PKK (a Turkish party) ‘orchestrates 90% of what is happening in Syrian Kurdistan.’ The Rojava regime, apparently, has even tried to ban the display of pictures of politicians other than those from the PKK such as Abdullah Ocalan.† They have also banned overly critical journalists.†
A lot of the kadro who run things politically are Kurds from bakur (North Kurdistan in turkey) they run around talking Turkish everywhere so the perception of them is often as a foreign occupying force.
I had joined to help people. But it wasn’t the case once you got there, you’re not allowed to question Öcalan’s orders. You’re not free... If there were a Kurdish State it would be like the PKK..
Öcalan was not willing to share his authority. He demanded absolute submission to his person from the people in his surrounding and unrelentingly pushed this through. Opposition to Öcalan and his decisions was impossible and the PKK would pay a heavy price for this...
The PKK’s idea of creating a ’New Man’ was a powerful means of control as the ideal incorporated unquestioning obedience - and criticism of the ’leadership’ was seen as proof of failing to achieve this goal. Öcalan was more than a distinguished or even indispensable leader, he himself, his person, was built up to be indispensable to the liberation of the Kurdish people. As a critical observer noted his role ; ’he alone “is” the key to liberation – as opposed to just possessing it’.  This also explains why even after his capture Öcalan remained the leader of the movement.
Mohar, a Turkish-born PKK defector, said he himself mastered the operation of tanks, sniper rifles, and mortars, but his training was on the job. The PKK approach, he said, is “if you have the ideology of Ocalan, you can fight, so it’s more important to understand the ideology than the military part.”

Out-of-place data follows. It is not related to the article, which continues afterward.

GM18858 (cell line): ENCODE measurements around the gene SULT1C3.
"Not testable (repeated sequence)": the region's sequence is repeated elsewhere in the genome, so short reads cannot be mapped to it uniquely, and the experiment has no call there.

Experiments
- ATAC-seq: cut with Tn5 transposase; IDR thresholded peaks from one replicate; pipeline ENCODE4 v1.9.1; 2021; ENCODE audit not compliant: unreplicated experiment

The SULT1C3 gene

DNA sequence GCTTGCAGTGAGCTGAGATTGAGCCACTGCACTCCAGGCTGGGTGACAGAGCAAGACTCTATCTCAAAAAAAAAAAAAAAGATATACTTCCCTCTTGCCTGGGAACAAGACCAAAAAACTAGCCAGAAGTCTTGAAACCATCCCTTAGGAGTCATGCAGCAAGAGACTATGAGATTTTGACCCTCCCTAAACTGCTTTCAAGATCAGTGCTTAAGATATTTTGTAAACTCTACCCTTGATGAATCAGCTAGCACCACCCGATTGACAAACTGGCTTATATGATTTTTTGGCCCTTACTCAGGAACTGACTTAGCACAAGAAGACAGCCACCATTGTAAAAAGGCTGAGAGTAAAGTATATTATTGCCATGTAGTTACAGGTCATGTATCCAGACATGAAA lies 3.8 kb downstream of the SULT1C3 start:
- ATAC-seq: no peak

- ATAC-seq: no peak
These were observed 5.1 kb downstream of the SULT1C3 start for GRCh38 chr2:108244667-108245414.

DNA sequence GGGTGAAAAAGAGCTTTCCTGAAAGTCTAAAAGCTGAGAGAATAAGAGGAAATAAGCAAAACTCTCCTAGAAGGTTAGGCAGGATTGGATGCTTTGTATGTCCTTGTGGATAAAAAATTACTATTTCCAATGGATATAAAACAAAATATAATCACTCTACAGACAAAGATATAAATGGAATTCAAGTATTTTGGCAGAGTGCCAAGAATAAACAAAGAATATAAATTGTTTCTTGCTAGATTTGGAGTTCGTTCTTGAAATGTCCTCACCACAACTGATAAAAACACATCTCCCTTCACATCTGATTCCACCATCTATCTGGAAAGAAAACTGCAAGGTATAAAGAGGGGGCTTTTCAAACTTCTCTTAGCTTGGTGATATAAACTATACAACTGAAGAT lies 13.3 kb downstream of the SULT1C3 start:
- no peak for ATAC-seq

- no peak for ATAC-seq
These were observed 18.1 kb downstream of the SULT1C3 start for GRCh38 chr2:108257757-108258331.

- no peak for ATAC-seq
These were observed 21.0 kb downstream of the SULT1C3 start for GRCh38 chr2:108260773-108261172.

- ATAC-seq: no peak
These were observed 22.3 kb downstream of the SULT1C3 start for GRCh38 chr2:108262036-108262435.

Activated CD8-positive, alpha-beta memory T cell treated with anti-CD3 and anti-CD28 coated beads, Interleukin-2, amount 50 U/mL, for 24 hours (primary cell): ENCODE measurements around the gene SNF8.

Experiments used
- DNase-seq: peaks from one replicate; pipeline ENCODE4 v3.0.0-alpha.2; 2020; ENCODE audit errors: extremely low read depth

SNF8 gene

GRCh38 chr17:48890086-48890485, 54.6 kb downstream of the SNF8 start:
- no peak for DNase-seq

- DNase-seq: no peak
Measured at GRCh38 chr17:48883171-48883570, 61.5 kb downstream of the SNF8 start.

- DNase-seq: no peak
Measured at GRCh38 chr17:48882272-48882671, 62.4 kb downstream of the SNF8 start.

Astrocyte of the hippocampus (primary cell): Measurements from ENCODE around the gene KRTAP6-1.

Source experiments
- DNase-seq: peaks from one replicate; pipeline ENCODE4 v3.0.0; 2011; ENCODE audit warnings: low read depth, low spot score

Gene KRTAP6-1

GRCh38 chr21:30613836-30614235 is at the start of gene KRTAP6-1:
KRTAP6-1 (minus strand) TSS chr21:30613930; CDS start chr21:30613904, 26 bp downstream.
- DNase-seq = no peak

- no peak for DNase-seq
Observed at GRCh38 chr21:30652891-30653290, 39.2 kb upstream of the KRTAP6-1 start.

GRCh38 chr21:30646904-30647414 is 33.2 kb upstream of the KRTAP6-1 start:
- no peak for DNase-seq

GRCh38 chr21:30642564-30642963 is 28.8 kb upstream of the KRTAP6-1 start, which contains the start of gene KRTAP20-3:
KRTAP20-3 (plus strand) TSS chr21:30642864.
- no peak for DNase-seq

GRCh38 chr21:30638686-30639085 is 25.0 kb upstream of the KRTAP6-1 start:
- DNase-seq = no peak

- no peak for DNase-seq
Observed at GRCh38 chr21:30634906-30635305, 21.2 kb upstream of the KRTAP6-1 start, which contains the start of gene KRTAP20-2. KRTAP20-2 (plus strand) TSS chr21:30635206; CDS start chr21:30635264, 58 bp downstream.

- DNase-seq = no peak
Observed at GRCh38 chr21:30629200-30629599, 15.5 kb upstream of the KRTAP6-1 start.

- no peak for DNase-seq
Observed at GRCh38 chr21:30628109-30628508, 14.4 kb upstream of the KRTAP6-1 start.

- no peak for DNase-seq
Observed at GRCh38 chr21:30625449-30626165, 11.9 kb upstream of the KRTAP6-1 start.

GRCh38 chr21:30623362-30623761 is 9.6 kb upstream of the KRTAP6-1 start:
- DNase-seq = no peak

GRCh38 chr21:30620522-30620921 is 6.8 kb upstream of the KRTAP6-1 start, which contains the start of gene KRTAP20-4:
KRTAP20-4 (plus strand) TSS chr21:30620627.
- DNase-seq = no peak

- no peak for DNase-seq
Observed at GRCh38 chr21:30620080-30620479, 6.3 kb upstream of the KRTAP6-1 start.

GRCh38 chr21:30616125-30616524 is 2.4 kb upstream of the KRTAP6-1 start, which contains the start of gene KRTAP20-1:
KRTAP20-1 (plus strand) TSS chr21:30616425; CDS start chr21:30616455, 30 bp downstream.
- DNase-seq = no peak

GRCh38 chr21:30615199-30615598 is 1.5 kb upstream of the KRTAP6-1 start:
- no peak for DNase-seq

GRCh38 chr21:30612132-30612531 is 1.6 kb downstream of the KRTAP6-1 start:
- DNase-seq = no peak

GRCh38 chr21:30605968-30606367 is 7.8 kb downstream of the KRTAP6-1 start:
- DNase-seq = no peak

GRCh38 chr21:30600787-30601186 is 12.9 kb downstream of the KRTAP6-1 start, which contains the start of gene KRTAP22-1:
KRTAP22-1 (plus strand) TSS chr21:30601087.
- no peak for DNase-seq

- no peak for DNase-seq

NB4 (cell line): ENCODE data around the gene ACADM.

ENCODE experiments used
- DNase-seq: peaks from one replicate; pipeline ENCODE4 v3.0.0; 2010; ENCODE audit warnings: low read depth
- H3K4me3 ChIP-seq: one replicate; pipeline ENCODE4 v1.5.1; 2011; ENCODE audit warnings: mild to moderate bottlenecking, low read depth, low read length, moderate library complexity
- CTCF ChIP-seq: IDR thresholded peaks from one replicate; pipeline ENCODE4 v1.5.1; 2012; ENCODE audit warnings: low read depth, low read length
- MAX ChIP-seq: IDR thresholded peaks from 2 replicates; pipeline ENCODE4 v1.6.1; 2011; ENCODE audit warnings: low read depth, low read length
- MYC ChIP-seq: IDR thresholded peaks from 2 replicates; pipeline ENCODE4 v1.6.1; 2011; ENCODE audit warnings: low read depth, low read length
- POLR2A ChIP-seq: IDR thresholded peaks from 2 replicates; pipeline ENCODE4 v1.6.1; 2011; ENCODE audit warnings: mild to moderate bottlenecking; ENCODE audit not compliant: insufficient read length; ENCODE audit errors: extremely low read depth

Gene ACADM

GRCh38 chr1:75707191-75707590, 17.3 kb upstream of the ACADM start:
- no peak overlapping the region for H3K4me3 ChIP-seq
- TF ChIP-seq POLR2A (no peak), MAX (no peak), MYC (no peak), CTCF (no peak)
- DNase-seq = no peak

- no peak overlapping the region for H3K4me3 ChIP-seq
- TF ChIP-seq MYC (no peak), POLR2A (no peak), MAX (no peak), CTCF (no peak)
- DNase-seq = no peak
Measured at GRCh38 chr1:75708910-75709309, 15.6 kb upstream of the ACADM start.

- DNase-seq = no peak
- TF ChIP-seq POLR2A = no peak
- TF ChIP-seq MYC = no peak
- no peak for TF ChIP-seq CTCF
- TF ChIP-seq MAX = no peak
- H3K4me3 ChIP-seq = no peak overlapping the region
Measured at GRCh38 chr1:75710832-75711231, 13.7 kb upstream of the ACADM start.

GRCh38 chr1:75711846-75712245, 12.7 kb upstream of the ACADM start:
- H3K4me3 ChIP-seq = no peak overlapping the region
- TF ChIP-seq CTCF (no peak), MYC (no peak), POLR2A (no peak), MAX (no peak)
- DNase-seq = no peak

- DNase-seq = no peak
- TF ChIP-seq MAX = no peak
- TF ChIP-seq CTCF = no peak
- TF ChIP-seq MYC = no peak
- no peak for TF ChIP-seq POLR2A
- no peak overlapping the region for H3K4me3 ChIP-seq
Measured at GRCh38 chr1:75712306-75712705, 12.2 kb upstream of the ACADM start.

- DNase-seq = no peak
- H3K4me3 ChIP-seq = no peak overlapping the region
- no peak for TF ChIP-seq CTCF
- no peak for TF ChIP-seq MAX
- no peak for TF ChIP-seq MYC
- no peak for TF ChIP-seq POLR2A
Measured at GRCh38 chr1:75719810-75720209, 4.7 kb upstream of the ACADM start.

Another PKK defector said his training had lasted three months, of which one month was devoted to military training and the rest to ideology. “Technically, the military training was very weak. But ideologically, we had very good training,” said Shiyar, a 20-year veteran now in his 40s. “They tried to work with our minds and make us ready to fight.”
While I definitely support the Kurdish struggle can we please stop being flooded by party propaganda. They’re not anarchists nor do they pretend to be. The new paradigm isn’t even universally supported in the party. Kadro are installed at every level of civil life such as the communes and even as far as the hospitals. Their function is as the responsible who guides the locals towards the party line. Failure to adhere to the stringent ideological line is viewed as a problem with individuals them selves and their solution is further indoctrination.
There are absolutely prisons and laws in rojava. I had a friend who was incarcerated for just smoking weed. Even un sanctioned political graffiti is punishable. There’s a long texts of laws and justice that’s freely accessible at the intl commune.
There’s absolutely no attempt at any sort of social economy there and the party often collaborated with local thug like landlords. Even the so called peoples co-ops are just a fancy word for small businesses.